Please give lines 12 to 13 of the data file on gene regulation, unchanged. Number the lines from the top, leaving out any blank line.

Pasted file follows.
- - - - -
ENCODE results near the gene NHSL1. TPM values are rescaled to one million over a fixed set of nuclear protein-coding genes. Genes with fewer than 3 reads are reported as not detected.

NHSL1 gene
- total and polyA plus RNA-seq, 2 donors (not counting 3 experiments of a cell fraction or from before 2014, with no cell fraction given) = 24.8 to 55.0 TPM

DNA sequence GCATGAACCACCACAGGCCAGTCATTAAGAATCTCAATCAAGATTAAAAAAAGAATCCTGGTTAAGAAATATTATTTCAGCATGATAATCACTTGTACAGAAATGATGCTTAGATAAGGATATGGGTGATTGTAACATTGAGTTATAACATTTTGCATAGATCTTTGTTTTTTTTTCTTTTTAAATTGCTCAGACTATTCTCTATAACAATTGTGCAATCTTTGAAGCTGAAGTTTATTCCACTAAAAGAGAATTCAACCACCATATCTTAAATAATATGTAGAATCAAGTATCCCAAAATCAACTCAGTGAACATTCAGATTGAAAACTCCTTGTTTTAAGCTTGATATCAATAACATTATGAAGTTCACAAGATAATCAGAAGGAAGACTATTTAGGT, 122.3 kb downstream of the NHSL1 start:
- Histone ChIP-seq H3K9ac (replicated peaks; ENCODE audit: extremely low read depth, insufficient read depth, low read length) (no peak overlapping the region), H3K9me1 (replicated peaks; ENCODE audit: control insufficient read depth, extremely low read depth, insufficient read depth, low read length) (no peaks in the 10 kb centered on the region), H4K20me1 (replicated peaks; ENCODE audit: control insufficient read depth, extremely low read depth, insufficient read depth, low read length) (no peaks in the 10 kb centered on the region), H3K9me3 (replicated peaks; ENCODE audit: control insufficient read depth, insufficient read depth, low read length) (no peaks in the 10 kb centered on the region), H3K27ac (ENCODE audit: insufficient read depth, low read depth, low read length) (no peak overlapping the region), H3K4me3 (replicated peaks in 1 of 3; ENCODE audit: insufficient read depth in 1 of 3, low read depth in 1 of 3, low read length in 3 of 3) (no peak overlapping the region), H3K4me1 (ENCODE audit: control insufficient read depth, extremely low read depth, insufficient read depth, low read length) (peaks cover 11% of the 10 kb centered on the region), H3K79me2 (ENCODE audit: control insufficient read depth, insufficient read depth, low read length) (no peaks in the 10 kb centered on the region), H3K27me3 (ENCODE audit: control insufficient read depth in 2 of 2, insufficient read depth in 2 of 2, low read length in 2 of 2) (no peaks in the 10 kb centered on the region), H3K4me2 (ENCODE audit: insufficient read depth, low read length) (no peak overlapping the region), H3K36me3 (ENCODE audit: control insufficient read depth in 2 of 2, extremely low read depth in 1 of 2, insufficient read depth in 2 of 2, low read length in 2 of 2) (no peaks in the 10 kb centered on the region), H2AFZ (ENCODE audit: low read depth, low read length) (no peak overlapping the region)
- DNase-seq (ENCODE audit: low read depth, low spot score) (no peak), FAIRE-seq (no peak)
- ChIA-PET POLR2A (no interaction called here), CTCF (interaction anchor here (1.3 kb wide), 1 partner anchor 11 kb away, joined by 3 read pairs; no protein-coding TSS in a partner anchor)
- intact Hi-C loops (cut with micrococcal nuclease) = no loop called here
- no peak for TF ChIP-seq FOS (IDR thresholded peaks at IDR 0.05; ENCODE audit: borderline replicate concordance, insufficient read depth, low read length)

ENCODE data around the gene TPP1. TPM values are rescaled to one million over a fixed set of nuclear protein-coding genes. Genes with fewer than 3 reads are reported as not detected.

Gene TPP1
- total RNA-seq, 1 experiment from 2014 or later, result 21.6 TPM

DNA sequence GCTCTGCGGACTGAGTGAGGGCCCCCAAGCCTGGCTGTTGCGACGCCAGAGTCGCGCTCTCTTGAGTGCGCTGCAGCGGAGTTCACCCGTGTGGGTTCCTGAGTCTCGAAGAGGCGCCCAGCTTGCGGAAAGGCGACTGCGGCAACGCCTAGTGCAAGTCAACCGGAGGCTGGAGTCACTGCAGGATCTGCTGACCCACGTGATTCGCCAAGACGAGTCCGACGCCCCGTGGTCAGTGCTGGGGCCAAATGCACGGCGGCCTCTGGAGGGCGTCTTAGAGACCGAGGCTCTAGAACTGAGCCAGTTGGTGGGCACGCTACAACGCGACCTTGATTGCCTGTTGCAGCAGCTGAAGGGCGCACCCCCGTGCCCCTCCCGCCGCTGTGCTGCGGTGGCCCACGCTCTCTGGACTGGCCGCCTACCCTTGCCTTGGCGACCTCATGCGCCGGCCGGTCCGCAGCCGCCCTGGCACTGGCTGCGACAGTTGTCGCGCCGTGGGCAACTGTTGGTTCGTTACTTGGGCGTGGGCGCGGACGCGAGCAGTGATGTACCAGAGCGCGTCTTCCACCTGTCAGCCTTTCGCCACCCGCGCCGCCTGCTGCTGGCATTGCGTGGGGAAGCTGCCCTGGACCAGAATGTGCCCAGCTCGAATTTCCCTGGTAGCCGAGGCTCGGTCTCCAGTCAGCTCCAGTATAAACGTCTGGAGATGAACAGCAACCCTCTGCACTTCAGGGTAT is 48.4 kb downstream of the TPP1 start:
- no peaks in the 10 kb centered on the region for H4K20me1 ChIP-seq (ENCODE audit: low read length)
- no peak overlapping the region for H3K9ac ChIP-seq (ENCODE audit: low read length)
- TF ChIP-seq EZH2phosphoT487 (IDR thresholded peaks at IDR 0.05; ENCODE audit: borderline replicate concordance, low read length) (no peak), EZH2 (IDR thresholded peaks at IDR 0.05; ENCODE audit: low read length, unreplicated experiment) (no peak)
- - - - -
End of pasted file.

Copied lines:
- total RNA-seq, 1 experiment from 2014 or later, result 21.6 TPM

DNA sequence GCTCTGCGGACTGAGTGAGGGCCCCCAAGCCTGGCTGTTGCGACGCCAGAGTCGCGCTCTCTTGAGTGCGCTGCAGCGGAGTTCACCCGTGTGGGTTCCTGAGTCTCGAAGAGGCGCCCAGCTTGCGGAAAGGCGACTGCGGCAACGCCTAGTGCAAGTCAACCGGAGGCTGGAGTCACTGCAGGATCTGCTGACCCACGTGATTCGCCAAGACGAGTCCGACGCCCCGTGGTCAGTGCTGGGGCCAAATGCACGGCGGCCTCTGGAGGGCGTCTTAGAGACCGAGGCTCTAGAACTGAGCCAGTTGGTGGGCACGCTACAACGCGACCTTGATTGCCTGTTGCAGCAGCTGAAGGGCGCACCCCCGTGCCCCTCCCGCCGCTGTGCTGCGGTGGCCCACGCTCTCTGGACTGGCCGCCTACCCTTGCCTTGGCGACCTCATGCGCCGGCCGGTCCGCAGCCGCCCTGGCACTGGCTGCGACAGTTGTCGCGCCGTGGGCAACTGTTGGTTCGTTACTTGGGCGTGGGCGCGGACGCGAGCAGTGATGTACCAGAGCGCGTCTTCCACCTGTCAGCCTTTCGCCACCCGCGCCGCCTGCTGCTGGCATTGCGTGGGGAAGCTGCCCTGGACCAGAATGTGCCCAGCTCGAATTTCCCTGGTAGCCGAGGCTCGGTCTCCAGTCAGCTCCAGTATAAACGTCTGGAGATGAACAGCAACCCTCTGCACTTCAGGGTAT is 48.4 kb downstream of the TPP1 start: